Garden vegetable plants have a secret double life that no one is talking about. Sure, homegrown veggies taste delicious in a yummy seasonal recipe. And yes, it feels good to supplement your grocery trip with some pesticide-free vegetables. But why is no one talking about the flowers? Of course, there are many edible flowers you can include in various dishes, but why not enjoy your vegetable’s gorgeous blooms in a cheerful countertop bouquet?
So many garden vegetable plants gift us with the most interesting and colorful blooms. In fact, many vegetable plant flowers can be combined into a stunning indoor bouquet. Blooms can be a sign that your vegetables are just around the corner, but don’t forget to stop and smell the…squash flowers! Nip a few to place in a windowsill bud vase or collect a full bouquet for your kitchen table. Either way, enjoy the vegetables of your labor in all of their glory. Here are some of my favorite garden vegetable plants that have gorgeous flowers.
Chive flowers look like something out of Fraggle Rock. With their purple pompom blooms, flowering chives make for an excellent bouquet. Chives are a powerhouse herb with many health benefits, in addition to being an aesthetically pleasing flower. In general, most onion garden vegetable plants and their close relatives share this spiky round flower shape that comes in purples and whites. These flowers add a fun and funky pop to any bouquet.
The delicate eggplant flower is an ideal blossom to feature all on its own in a bud vase (or even an old jelly jar). Snip a few buds and add them to a wildflower bouquet. No one will even know that the violet eight-petalled flower belongs to an eggplant. Growing on vines, these flowers also make ideal flower crowns since you can weave some of the vines into your cottage-core accessories.
Gazing at these gorgeous golden flowers will cheer up even the gloomiest Gus. Grab a handful and tie some twine around the stems for a rustic bouquet to brighten your next-door neighbor’s day. (This is a great move especially after your dog just did his… ahem… business on the neighbor’s lawn). Mea culpa, Maureen! Here are some gold turnip flowers to turn your frown upside down!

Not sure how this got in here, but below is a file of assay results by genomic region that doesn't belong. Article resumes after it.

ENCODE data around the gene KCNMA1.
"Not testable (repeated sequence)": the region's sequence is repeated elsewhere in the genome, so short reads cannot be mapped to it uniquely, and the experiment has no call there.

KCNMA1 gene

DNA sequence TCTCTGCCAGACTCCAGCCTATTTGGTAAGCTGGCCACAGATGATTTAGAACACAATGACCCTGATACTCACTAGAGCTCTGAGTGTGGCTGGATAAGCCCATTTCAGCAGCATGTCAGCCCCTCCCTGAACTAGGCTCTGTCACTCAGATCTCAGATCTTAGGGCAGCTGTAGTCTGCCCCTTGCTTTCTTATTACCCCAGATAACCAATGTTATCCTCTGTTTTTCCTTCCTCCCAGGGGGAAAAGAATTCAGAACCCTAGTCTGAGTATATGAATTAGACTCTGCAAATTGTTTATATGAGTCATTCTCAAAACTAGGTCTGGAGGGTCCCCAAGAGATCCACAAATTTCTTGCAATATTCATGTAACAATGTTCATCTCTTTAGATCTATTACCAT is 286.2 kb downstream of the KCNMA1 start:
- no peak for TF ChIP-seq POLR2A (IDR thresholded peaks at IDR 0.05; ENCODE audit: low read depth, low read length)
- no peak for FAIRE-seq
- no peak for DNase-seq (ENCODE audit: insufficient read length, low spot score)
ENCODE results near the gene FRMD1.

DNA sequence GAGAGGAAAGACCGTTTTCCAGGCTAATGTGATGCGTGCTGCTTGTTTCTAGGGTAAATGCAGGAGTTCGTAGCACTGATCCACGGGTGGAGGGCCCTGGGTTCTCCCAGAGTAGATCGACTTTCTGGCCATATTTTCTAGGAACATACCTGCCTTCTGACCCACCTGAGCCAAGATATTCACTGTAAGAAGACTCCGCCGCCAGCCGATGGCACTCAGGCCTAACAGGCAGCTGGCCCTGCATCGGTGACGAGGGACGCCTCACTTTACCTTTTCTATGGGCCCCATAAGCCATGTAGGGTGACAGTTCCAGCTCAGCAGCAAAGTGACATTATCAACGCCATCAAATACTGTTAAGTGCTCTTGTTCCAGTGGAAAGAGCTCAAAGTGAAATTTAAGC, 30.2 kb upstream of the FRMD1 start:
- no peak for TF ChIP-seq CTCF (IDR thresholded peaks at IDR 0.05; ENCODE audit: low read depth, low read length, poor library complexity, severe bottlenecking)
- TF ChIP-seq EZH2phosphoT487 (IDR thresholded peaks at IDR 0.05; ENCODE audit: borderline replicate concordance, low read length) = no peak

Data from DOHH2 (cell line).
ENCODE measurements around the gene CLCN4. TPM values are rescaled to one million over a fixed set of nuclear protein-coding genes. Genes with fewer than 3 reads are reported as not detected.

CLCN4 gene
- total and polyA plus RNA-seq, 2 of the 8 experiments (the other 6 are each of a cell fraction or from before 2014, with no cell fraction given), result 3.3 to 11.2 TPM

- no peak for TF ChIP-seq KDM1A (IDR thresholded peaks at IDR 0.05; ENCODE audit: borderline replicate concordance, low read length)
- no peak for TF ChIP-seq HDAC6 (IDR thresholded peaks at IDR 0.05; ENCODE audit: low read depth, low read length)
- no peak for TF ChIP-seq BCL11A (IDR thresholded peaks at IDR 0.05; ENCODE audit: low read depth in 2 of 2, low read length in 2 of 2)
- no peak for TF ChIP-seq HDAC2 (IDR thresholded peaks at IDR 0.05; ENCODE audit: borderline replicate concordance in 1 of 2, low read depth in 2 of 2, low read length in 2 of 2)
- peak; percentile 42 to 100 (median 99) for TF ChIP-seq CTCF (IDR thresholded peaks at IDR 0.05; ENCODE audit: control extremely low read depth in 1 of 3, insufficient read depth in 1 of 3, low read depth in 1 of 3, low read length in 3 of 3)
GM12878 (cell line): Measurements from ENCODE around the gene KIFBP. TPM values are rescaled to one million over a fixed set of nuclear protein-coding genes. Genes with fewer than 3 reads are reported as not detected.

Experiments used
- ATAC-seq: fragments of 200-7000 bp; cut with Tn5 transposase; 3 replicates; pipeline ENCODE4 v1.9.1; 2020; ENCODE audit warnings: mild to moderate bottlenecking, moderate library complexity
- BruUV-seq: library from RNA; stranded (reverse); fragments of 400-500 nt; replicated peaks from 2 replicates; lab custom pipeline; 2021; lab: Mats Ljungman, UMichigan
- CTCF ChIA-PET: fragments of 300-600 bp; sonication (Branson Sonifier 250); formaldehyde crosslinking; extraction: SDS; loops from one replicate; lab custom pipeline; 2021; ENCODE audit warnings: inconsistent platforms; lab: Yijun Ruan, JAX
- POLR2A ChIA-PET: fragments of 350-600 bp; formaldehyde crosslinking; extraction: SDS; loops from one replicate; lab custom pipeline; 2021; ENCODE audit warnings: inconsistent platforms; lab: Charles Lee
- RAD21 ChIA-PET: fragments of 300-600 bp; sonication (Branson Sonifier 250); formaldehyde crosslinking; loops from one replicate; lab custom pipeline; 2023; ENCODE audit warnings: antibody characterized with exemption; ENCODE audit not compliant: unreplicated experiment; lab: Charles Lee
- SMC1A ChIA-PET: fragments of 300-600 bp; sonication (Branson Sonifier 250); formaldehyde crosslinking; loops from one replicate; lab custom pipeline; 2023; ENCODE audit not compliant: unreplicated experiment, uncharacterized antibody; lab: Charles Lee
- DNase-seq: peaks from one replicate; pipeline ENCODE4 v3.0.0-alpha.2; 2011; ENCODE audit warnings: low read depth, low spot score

Great to add to any bouquet, wreath, or garland is the airy carrot flower. Resembling baby’s breath, this is one of the more surprising garden vegetable plants with versatile blooms. Include carrot flowers in a full bouquet or feature them solo in a whimsical arrangement.
All potato types will yield some kind of flower, but my money’s on sweet potatoes to grow adorable fluted flowers in light pinks and purples. Like eggplant flowers, these work well in singles and pairs in dainty bud vases or can be gathered together with the flowers from other garden vegetable plants to create a technicolor dream.
Don’t forget the greenery! When crafting your indoor bouquet, don’t forget to add some green bits to frame your colorful blooms. While technically not a flower, the fronds from an asparagus plant are the perfect texture and color to complement the rest of your flowers. Their fuzzy texture and vibrant green pigment play well with a variety of flowers from garden vegetable plants. The length of the fronds lends itself to multiple uses including garland and a cascading visual effect.
Another great filler flower comes from the quinoa plant. When thinking of the flowers from garden vegetable plants, consider the quinoa! This superfood is not just a healthy addition to your garden, it looks great too! With flowers in shades of green, yellow, and red, these stalk-like blooms will add pizazz to your vase. Quinoa blooms are great for adding height to your flower arrangements.
If a violet and a daisy had a baby, it would look something like a radish flower. Small and delicate, these white and purple blooms add a lovely pop of color to any bouquet. Snip a bit of the green stem along with the bloom to add contrast and dimension to your arrangement. These flowers work well alongside carrot flowers and together create a whimsical duo.
What are some of your favorite flowers from garden vegetable plants? How do you arrange them? Let me know in the comments!